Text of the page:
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Prefaces

Nan Huai-Chin 南懷瑾

Mrs Yao was born at a turning point in Chinese history, but unlike many of those around her, she is not interested in pursuing self-interest. Instead, she elects to spend her time exploring what so many have become indifferent to – the big issues underpinning the Chinese way of life. READ MORE

Dzongsar Jamyang Khyentse Rinpoche 宗薩蔣揚欽哲仁波切

Xiang determined that these volumes should give future generations all they need to know about their own precious heritage. And to ensure that this wouldn’t turn into another dry and boring culture textbook, she went to great lengths to embellish this encyclopedic collection with beautiful graphics and images that cannot help but entice the prospective reader. READ MORE

Gu Zhengqiu 顧正秋

Xiang spent years organising her materials, and then analysing them and deciding what to pass on… And she’s finally completed this vast map of life. READ MORE

Pai Hsien-Yung 白先勇

This beautiful encyclopedia presents the grace and beauty of our traditional culture as it’s expressed in everyday life: captured and preserved through her writing and illustrations... The four seasons – spring, summer, autumn and winter – are treated separately. The visuals alone provide a feast for the eye. Xiang even gives us countless stories about the rice we eat every day, and the grains of rice in the wonderful photographic images look like precious pearls. READ MORE

Jiang Xun 蔣勳

Chinese Buddhists speak of su hui – the wisdom accumulated through endless incarnations… To produce these books, Xiang devoted her time to gathering su hui drop by drop – a cup of tea, a bowl of glutinous rice balls, a plate of fried rice, a piece of traditional fabric. They all constitute su hui, applied to modern life and thereby passed on. READ MORE

Yu Guangzhong 余光中

Xiang Yao has entitled this set of four volumes The Art of Chinese Living: An Inheritance of Tradition, indicating her own desire to contribute to an enduring Chinese culture. Her method for achieving this combines traditional wisdom with the practicalities of daily life – filled with both contemplation and celebration, these are books that can be appreciated by all. READ MORE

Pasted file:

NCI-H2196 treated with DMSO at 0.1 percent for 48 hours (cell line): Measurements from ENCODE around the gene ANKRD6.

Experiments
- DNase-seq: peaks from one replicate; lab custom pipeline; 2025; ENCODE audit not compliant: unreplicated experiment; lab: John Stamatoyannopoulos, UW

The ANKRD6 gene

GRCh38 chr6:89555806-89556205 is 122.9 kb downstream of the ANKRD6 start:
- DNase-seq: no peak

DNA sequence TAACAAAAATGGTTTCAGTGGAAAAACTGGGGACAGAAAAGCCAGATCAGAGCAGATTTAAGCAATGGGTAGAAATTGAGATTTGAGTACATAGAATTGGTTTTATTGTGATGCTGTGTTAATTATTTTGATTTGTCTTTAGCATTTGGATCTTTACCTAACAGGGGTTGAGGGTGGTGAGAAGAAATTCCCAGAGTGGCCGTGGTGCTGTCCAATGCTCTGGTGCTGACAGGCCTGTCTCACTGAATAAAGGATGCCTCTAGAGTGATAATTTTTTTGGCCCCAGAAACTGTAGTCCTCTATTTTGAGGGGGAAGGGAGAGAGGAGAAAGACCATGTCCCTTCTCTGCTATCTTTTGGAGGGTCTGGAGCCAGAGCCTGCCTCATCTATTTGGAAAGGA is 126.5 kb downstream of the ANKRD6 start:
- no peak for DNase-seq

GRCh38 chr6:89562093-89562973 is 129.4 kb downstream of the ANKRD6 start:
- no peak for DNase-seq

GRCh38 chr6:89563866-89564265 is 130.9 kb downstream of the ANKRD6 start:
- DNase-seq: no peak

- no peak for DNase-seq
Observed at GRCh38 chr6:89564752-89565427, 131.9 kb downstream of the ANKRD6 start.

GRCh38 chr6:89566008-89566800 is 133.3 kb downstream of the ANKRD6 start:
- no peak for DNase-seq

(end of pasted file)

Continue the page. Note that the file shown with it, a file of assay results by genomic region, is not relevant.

Lung Ying-Tai 龍應台

There are two levels of truth in Xiang’s books. One that vividly portrays the everyday lives of the Chinese… And a deeper one that shares the Chinese perspective: the way this culture has transformed over time, impacting these everyday habits and manifesting in the sounds, smells and faces of each generation. READ MORE

Jet Li 李連杰

Xiang Yao has created four volumes of The Art of Chinese Living, basing these on a clear structural framework that encompasses a great wealth of details relating to our everyday life and culture. I sincerely welcome this wonderful achievement, and I’d love to see it translated and published in as many languages as possible, so that people around the world with an interest in Chinese culture can gain a deeper understanding of the country and its people. READ MORE

Kris Yao 姚仁喜

When Xiang decided to write about eggs, she went ahead with a plan to raise hens in our backyard, complete with a companion rooster that woke me up every morning at 4:30 am for my meditation session. When she wanted to write about mushrooms, various types of tree trunks appeared in our garden, each growing different kinds of fungi. When writing about vegetables, the serene patio outside my meditation room was suddenly alive with all kinds of green plants… I do worry that when she decides to write about milk, I might one day come home to find a cow in our yard. READ MORE

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